Discovered in the 1920s by German scientists Hans Gerhard Creutzfeldt and Alphons Maria Jakob, Creutzfeldt-Jakob disease (CJD), or Spongiform Encephalopathy, is a neurodegenerative disorder that causes physical changes in the brain’s spongiform tissue (BSE Info, 2016). With the annual incidence of one in a million, CJD is a rare disorder that exists in three broad forms: sporadic, familial, and acquired. Sporadic CJD affects patients, on average, at the age of 65 and is triggered by unknown factors. (Creutzfeldt-Jakob Disease n.d.; The Creutzfeldt-Jakob Disease Foundation n.d.).
The sporadic type accounts for 85% of all CJD cases and is suggested to involve infectious prion proteins that interrupt normal brain protein function and neuronal connections (BSE Info 2016; Creutzfeldt-Jakob Disease n.d.; Creutzfeldt-Jakob Disease 2016). Familial CJD occurs when a mutated prion protein gene is inherited. In the United States, approximately five to fifteen percent of CJD cases are familial. Acquired CJD is obtained from environmental factors such as the consumption of infected meat from a cow with Bovine Spongiform Encephalopathy, more commonly recognized as Mad Cow Disease, or contamination during medical procedures such as blood transfusions or general surgeries (BSE Info 2016).
Diagnosis and Notable Features
CJD is clinically identified through motor system examinations, blood tests, CT scans and MRIs of the brain, EEGs, and spinal taps. Noting abnormal lapses in cognitive behavior can also serve to identify the presence of CJD (UCSF Memory and Aging Center n.d.).
Because of its lengthy incubation period, CJD can remain in patients for a long time without being recognized. After initially contracting CJD, patients may experience cold-like symptoms. The severe effects of CJD do not become apparent until many years, even a decade, after initial contraction. Personality changes such as the development of anxiety, depression or amnesia occur earlier on in the disease process and progress into severe dementia in the long-term (UCSF Memory and Aging Center n.d.). Eventually, patients have difficulty with higher-level cognitive functions such as thinking, organizing, and planning. Patients may also struggle to walk due to the loss of coordination and balance as well as muscle stiffness, twitching, or jerkiness (Creutzfeldt-Jakob Disease 2016; UCSF Memory and Aging Center n.d.). On top of the shared characteristics listed above, the features of CJD vary based on the form of the neurodegenerative disorder. For example, later stages of sporadic CJD are accompanied by hallucinations, blindness, muscle rigidity, slurred speech, difficulties in swallowing, and Akinetic Mutism, a disorder in which the patient can no longer speak or move (BSE Info 2016). After initial detection of CJD due to apparent cognitive and physical declines, patients face an average life expectancy of a mere 12 months and often fall into a coma before dying (UCSF Memory and Aging Center n.d.).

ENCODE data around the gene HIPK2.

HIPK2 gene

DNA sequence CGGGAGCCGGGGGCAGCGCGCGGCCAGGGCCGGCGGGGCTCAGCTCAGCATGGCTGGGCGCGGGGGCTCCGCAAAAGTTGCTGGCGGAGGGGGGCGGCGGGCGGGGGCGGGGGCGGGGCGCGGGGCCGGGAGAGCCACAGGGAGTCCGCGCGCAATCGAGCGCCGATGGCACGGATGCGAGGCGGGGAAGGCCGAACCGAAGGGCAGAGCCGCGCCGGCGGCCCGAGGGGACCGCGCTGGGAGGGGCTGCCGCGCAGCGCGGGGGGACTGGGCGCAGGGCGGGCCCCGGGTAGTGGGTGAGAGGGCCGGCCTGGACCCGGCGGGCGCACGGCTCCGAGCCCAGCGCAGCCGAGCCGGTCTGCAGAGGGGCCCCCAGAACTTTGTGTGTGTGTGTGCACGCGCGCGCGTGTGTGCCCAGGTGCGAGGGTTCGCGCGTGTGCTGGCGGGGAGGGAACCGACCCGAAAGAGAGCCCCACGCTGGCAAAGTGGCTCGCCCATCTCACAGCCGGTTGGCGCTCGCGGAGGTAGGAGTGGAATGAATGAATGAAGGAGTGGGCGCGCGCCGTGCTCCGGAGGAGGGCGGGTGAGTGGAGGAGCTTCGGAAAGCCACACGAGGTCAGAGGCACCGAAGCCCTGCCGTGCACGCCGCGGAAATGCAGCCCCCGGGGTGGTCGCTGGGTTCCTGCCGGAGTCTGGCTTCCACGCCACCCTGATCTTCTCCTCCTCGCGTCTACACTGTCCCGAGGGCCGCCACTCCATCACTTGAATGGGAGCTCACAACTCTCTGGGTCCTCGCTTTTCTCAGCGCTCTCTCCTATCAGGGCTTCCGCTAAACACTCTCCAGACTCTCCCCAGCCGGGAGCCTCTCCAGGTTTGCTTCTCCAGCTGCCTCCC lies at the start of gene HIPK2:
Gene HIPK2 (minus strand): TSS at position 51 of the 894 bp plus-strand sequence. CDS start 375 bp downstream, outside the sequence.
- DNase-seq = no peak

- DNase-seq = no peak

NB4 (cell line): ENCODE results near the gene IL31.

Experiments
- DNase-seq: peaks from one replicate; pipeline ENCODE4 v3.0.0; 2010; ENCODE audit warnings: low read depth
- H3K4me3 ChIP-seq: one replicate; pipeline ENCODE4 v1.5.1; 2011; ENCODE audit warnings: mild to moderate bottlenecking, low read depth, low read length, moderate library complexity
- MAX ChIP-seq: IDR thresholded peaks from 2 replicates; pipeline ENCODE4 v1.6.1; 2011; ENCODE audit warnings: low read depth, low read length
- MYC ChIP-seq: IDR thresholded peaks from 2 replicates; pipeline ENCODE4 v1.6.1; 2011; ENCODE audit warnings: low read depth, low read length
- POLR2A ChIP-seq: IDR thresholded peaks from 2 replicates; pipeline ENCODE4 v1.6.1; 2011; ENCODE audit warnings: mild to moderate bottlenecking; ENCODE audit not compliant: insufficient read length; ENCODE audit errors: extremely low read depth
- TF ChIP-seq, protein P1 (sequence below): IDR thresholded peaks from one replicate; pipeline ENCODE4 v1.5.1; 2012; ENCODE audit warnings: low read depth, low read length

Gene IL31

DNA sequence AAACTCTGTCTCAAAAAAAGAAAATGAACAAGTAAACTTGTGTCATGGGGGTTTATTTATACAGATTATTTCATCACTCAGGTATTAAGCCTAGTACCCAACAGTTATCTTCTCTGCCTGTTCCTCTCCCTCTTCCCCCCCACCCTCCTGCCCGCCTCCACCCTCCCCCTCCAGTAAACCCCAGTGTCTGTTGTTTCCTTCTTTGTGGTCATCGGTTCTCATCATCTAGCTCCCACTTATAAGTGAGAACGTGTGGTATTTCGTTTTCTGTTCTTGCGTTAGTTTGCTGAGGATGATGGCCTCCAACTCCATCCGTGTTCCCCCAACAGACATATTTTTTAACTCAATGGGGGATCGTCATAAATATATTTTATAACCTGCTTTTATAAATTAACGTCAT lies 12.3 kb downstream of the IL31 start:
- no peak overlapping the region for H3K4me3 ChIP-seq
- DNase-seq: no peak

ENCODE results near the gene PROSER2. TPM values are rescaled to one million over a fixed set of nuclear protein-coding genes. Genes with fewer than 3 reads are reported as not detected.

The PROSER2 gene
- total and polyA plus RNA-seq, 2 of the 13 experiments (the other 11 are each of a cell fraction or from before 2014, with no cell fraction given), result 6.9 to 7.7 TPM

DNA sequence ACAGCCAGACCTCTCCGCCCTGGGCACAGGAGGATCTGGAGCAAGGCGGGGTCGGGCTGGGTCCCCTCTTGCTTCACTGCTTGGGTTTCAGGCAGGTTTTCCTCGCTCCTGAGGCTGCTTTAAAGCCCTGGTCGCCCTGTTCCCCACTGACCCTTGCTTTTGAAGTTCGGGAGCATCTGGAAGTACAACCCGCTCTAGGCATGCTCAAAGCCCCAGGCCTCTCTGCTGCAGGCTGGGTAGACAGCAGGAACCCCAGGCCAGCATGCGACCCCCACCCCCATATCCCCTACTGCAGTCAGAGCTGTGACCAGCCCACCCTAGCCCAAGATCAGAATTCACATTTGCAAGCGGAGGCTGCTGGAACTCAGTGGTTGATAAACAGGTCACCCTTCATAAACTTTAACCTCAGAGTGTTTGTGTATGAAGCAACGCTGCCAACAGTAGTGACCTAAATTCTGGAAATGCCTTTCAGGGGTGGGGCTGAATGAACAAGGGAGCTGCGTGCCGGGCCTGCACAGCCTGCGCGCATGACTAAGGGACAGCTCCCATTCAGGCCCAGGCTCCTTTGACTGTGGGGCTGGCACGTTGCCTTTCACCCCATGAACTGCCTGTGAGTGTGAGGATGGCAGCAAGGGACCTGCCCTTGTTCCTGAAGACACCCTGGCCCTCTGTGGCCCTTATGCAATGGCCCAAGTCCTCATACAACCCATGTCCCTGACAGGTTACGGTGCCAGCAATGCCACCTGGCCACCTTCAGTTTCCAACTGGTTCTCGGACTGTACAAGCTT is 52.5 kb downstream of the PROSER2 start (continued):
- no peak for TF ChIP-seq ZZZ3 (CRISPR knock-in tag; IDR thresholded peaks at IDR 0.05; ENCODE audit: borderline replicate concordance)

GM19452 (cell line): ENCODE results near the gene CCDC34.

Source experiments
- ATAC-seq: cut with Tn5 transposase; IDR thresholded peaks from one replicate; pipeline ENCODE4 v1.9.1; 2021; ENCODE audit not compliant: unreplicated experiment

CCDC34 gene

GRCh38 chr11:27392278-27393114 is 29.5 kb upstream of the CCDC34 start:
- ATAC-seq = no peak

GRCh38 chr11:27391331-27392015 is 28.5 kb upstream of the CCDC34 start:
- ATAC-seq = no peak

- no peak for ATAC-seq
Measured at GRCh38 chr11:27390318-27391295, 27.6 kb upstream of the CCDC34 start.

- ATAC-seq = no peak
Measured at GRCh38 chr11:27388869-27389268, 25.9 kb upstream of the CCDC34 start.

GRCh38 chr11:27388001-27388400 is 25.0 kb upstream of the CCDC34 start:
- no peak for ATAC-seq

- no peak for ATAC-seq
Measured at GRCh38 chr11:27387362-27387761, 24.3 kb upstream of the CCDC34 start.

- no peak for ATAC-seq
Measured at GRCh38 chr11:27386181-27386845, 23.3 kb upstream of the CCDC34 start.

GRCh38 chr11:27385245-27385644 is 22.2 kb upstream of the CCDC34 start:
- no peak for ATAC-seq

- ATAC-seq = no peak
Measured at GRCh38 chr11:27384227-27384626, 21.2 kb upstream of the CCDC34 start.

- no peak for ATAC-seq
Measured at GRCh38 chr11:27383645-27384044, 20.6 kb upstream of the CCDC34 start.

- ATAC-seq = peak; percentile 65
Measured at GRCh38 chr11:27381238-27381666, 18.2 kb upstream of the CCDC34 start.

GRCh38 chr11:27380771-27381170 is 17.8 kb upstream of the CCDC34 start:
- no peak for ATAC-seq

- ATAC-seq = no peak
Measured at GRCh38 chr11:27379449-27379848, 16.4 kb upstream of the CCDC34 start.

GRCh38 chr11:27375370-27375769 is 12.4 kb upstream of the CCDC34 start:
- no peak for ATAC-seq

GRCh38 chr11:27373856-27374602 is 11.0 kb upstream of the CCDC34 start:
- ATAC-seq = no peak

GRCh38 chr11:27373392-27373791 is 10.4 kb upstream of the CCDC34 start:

Currently, there is no cure for CJD, but there are still therapeutic treatments that help patients ease their symptoms. Selective Serotonin Reuptake Inhibitors (SSRIs), including citalopram and escitalopram, are effective in treating depression resulting from CJD. For cases of severe muscle jerkiness and seizures, clonazepam and anti-epileptic drugs such as valproic acid respectively have also proven to be useful. Atypical antipsychotic medication is also recommended for CJD patients who experience visual hallucinations. Although sufficient treatment does not exist to stop the progression of CJD, ongoing research holds hope in understanding the neuropathology behind CJD and thereby developing more effective therapies (UCSF Memory and Aging Center n.d.). Aside from medication, family counseling can also play a pivotal role in treating the behavioral symptoms of CJD and the toll it has on the patient and his or her family.
Prevention and Control
As the triggers of sporadic CJD are unknown, many preventative measures do not exist. Although there are no proven cases of the transmission of CJD through airborne means or casual contact, blood transmission devices and other vital surgical utensils should be adequately sterilized to prevent the accidental transmission of CJD. For familial CJD, if the gene causing the development of prions is identified through genetic testing, therapeutic abortions can prevent the inheritance of CJD (BSE Info 2016; The Creutzfeldt-Jakob Disease Foundation n.d.).
Atypical antipsychotic medication - A group of antipsychotic medication that treats psychiatric conditions such as schizophrenia, bipolar disorder, and various types of psychoses.
This author has not yet uploaded a bio.